Laman Webantu   KM2A1: 4419 File Size: 6.2 Kb *

BPost: Exit tax removed, but currency peg to stay
By S. H. Chong

9/5/2001 10:47 am Wed

Bangkok Post
6th May 2001

Exit tax removed, but currency peg to stay

During the Asian economic crisis, Prime Minister Mahathir Mohamad openly railed against foreign speculators for bringing down the value of the ringgit. The ringgit/dollar peg was meant to curb such activities. How then, can Mr Mahathir possibly remove the peg and still maintain political credibility?

S. H. Chong, Kuala Lumpur, Bangkok Post

Slightly more than two years after Prime Minister Mahathir Mohamad imposed stringent capital controls on the economy, the government has finally removed a levy on portfolio funds which has dampened foreign investor interest in the country.

Malaysia's ministry of finance announced on May 2 that it was removing, with immediate effect, the 10% exit tax on portfolio funds repatriated within a year.

However, one key remaining aspect of the controls-the pegging of the ringgit to the US dollar-is still firmly in place.

Everyone welcomes the latest move and the stock market's main index jumped to 6,111 points, up 4.61%, the biggest daily gain in 20 months.

But, this is still a far cry from its high of 1,009 points in February last year. It will probably be some time before we ever see the index rising to that level again.

It's a classic case of too little, too late.

Foreigners have already given up on Malaysia. All the stock market analysts and economists this writer interviewed say the same thing: The 10% exit tax was never the main concern although it was both a nuisance and a burden. Foreign investors were more worried about the country's political risk as well as its poor reputation with regards to corporate governance and protecting minority shareholder interests.

The Mahathir-led United Malays National Organisation is facing a tough time winning back the confidence and support of the Malay grassroots, who are still very divided over the Anwar Ibrahim issue.

A recent government crackdown on Anwar supporters has added to the climate of political uncertainty. So far, 10 activists have been arrested under the draconian Internal Security Act, which allows for detention without trial.

Meanwhile, Mr Anwar is serving a 15-year sentence on corruption and s###my. He claims to be a victim of a political conspiracy.

Foreign investors do not like countries with a high political risk. But what they do not like even more is poor corporate governance. Unlike many countries in the region which are trying to institute structural reforms to their economies, Malaysia's is still very much a political economy.

Critics often cite two recent cases as proof that Malaysia still has not learnt its lesson: the bail-outs of the debt-laden Malaysian Airline System and a troubled telecommunications unit of the Renong Group conglomerate. Both companies are politically well-connected and both were bailed out using public funds.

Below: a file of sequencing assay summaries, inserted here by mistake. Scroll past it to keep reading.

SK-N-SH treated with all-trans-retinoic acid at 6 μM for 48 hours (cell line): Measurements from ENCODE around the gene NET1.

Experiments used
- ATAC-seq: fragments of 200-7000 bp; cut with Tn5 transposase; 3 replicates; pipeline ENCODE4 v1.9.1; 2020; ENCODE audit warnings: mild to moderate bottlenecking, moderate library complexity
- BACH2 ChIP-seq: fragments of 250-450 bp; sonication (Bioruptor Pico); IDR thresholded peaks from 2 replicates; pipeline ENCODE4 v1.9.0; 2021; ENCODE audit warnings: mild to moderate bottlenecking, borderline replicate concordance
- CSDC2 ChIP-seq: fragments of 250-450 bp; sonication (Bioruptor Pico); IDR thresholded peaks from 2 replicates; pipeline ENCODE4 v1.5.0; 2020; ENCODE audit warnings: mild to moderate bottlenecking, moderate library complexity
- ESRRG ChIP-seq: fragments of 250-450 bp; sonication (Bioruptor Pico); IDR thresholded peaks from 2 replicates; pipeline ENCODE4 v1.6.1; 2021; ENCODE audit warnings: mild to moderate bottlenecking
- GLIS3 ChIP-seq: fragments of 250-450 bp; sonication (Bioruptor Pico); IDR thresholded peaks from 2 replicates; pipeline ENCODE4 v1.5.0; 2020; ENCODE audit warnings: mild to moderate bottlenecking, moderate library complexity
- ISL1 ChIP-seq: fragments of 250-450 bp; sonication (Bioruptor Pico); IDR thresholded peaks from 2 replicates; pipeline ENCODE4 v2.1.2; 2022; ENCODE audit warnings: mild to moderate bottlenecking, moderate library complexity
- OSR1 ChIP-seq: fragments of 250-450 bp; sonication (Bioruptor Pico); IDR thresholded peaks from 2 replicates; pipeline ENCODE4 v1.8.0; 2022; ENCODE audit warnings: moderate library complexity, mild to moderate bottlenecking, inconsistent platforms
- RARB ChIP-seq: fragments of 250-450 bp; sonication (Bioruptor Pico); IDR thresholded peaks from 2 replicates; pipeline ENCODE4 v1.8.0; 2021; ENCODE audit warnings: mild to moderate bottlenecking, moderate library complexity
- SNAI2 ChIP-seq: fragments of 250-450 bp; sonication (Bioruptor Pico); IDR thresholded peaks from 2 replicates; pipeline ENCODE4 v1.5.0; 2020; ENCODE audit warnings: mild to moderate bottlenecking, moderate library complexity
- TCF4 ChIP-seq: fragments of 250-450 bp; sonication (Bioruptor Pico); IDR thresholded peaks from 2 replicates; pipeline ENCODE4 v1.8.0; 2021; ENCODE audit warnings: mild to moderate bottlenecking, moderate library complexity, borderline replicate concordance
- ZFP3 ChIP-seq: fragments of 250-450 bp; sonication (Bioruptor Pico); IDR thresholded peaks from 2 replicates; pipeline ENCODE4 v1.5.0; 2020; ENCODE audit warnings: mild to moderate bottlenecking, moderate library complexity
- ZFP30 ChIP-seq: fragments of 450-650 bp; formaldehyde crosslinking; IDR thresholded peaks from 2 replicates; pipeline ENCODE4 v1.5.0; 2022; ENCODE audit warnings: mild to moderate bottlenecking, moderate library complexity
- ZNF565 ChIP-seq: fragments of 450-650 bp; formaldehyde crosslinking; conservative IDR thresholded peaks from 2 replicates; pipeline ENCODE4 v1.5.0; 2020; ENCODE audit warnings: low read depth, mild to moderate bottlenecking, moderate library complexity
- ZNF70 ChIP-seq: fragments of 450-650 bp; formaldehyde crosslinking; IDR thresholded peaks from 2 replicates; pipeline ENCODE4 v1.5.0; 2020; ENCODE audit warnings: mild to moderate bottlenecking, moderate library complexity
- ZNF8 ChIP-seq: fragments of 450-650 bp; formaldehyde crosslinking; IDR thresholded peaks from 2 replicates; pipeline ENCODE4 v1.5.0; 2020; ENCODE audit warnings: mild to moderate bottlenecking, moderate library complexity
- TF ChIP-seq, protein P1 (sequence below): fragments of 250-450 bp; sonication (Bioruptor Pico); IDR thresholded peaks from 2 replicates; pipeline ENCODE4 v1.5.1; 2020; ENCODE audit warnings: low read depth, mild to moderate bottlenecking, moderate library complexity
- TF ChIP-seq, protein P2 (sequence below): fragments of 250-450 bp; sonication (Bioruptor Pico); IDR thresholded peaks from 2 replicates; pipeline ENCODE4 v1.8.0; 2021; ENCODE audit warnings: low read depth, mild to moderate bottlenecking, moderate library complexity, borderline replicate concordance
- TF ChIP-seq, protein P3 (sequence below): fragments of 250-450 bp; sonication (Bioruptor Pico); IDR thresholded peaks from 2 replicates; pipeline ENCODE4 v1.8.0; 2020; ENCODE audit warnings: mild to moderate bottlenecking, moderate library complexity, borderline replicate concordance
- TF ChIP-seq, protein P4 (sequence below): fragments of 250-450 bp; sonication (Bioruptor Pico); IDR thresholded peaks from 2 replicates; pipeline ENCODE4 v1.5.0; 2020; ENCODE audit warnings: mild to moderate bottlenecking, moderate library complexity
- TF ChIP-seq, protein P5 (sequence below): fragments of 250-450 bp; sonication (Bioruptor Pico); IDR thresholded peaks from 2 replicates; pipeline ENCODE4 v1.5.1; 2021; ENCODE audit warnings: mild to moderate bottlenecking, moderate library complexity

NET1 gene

Foreign investors have been steadily pulling their money out of the country. It has been estimated that some US$18 billion in capital has left the country between 1998 and 2000.

Capital flight has serious consequences. According to the central bank, Malaysia's foreign reserves at the end of March had fallen 4% to US$27.81 billion from US$28.99 billion at the end of February.

Malaysia's reserves peaked at US$34.50 billion in June, last year.

To make matters worse, Malaysia's trade surplus narrowed 40% in March from a year ago due to lower demand for electronic goods. A shrinking trade surplus weakens the foreign reserves and this puts pressure on the ringgit peg.

The fact that other Asian currencies have weakened also puts added strain on the peg.

Lately, there has been intense market speculation that the government is considering devaluing the ringgit. Private economists generally say the ringgit would be fairly valued at 4.20 to the US dollar. Indeed, some business groups have been calling for a devaluation as this would make Malaysian exports more competitive in the international market.

While devaluation would make sense from a trade point of view, there is strong doubt the government would tinker with the peg, which is the cornerstone of Mr Mahathir's capital controls policy.

The controls are not just an economic issue. Like all things Malaysian, it has a political element to it as well. During the Asian economic crisis, a very vocal Mr Mahathir had openly railed against foreign speculators for bringing down the value of the ringgit. The peg was meant to curb such activities.

How can Mr Mahathir possibly remove the peg-the last bastion of his controls policy-and still maintain political credibility? Besides, a devalued ringgit would have a negative impact on the country's biggest corporations, many of which have foreign currency-denominated borrowings. A devaluation would see their repayments on these loans increase.

It would also cause consumer prices to rise because much of Malaysia's food and consumer products are imported. The political cost would simply be too high and the government cannot afford any more controversies at this juncture.

Zeti Akhtar Aziz, governor of the central bank, has said that devaluing the ringgit would only serve to create uncertainty and would not encourage domestic industries to be more productive.

And, she has not drawn any lines in the sand on what would cause the central bank to adjust the peg.

"We don't go by lines," she said. "Life is not so straight forward. It is very complex."How so very true-especially when you're talking about Malaysia.